Vail Daily letter: Flag hypocrisy |

Vail Daily letter: Flag hypocrisy

To be “politically correct” these days is to refrain from any display, verbal or pictorial, that would offend some faction of our society; and it now seems that to display the Confederate flag is offensive to those of a certain descent, because of the civil abuses of the Southern states between 1861 and 1865. Offensive names or phrases such as Jefferson Davis, Robert E. Lee, Charleston or Dixie are considered to be in poor taste by those of more refinement or pedigree. So, to be accepted in today’s more progressive society, watch what you say or wave, albeit, flags are a form of rightful expression, and accordingly protected by the First Amendment.

Amache (Colorado), Heart Mountain (Wyoming) or Manzanar (California) and the like also should remind us of our past civil abuses; for those not in the “know,” these were but a few of the Japanese internment camps established between 1941 and 1945 to isolate and relocate those Americans of Japanese descent from the west coast of the United States, albeit their civil rights were supposedly protected by the Constitution. Using the same sentiments and sequitur regarding the Confederate flag, one would think that displaying the American flag (aka Union Jack) would also be offensive to those among us of Japanese ancestry. Where is the hue and cry from those progressives and bleeding hearts to remind us of our sordid history when that flag is displayed on every government edifice, in every military cemetery and on most private lawns during Memorial Day or on the Fourth of July?

Colorado River (Colorado), Sacramento River (California), Brazos River (Texas), Sand Creek (Colorado) or Wounded Knee (South Dakota), to name but a few, were all massacres against Native Americans (women and children included) — times we find it convenient to forget when we rise and salute the American flag during outings such as baseball or football games. We, descendants of those American soldiers and settlers, even stole their lands and papered over it with treaties to assuage our collective conscious. Do we still revere and pay homage to the flag of those perpetrators in spite of that? Yes! This country was built with as much blood and pillage as it was in sacrifice and honor, and either flag is reminiscent of both. There simply is no difference between the Confederate flag and our American one when we consider what we did as reflected in our history as a nation. Confederate soldiers were ever bit as valiant as those in the Union brigades — the only difference being the orders by which they were to obey and for which they died.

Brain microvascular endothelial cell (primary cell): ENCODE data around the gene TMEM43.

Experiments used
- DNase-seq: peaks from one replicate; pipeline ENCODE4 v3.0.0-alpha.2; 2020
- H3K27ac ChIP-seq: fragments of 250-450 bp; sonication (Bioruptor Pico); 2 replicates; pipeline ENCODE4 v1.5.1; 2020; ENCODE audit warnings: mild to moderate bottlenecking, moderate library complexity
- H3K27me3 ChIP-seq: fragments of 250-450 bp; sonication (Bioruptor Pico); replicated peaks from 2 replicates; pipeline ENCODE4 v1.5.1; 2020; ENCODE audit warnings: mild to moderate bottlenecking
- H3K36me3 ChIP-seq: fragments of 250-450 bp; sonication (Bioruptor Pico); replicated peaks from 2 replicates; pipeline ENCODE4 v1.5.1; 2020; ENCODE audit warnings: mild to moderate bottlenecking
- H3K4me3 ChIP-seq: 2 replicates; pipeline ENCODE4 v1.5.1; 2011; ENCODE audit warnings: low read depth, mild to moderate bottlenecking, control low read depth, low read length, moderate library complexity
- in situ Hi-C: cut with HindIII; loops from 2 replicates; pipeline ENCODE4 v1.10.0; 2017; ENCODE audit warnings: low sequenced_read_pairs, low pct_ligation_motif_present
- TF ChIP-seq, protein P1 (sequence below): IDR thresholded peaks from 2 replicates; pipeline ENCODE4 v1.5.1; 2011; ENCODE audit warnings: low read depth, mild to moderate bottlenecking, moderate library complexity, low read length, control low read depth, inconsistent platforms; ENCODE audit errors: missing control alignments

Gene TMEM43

Some of us are still fighting the Civil War when we proclaim a “high road,” and condemn a mere emblem such as a Confederate flag, but ignore the many derelictions of the American flag under which they readily honor, express and exercise their sensitivities and Constitutional rights of “free expression.” Hypocrisy may be manifested by one draped in the American flag, but trampling on that of the Confederacy. To put it more tragically, the coffin of a soldier from Alabama that is shrouded with the Confederate flag on its return from Iraq is as acceptable to me as a soldier from New York covered by that of the Union Jack, if those were their respective convictions when they were living — in death each soldier earned his emblem in his chosen way.

Fredric Butler

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